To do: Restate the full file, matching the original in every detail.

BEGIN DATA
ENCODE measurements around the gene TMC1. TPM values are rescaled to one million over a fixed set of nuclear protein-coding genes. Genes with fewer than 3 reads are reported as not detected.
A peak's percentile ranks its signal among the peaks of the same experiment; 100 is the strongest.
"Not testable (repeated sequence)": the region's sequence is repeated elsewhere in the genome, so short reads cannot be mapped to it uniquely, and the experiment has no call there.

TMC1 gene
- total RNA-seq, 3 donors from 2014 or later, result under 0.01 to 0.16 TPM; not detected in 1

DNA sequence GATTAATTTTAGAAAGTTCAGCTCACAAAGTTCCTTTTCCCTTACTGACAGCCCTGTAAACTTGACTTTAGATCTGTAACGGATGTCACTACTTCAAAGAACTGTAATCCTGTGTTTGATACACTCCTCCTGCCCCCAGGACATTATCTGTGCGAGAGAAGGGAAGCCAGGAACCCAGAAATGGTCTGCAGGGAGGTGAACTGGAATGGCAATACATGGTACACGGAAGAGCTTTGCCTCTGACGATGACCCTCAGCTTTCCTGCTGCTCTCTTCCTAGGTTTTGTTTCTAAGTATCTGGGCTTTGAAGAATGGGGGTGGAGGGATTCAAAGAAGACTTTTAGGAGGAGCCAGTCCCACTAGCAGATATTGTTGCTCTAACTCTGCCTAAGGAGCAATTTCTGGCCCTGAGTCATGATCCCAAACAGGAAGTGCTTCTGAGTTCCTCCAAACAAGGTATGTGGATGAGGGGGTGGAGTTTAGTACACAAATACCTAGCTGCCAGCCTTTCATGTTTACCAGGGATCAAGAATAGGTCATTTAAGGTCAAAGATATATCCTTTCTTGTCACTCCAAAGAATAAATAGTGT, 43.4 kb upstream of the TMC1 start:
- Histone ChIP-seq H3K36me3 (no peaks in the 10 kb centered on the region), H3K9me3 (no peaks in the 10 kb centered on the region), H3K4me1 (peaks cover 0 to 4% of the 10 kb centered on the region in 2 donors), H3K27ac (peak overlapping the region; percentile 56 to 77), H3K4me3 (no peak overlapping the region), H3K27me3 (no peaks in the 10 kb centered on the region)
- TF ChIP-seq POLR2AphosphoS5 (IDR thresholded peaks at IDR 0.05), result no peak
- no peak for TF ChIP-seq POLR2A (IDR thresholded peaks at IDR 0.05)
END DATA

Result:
ENCODE measurements around the gene TMC1. TPM values are rescaled to one million over a fixed set of nuclear protein-coding genes. Genes with fewer than 3 reads are reported as not detected.
A peak's percentile ranks its signal among the peaks of the same experiment; 100 is the strongest.
"Not testable (repeated sequence)": the region's sequence is repeated elsewhere in the genome, so short reads cannot be mapped to it uniquely, and the experiment has no call there.

TMC1 gene
- total RNA-seq, 3 donors from 2014 or later, result under 0.01 to 0.16 TPM; not detected in 1

DNA sequence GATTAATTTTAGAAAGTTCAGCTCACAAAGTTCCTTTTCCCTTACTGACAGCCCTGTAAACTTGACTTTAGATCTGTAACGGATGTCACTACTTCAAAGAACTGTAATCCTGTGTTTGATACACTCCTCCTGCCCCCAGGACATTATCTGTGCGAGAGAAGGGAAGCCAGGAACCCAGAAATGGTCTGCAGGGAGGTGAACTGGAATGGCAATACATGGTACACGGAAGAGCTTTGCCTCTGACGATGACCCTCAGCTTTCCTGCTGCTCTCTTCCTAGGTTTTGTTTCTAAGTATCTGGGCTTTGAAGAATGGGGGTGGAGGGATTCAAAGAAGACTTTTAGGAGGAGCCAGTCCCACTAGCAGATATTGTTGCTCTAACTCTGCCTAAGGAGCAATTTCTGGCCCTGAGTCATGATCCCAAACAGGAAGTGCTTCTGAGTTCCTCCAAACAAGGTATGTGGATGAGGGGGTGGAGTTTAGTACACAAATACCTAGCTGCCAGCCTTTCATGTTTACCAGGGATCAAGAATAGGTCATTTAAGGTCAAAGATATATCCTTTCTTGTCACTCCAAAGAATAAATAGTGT, 43.4 kb upstream of the TMC1 start:
- Histone ChIP-seq H3K36me3 (no peaks in the 10 kb centered on the region), H3K9me3 (no peaks in the 10 kb centered on the region), H3K4me1 (peaks cover 0 to 4% of the 10 kb centered on the region in 2 donors), H3K27ac (peak overlapping the region; percentile 56 to 77), H3K4me3 (no peak overlapping the region), H3K27me3 (no peaks in the 10 kb centered on the region)
- TF ChIP-seq POLR2AphosphoS5 (IDR thresholded peaks at IDR 0.05), result no peak
- no peak for TF ChIP-seq POLR2A (IDR thresholded peaks at IDR 0.05)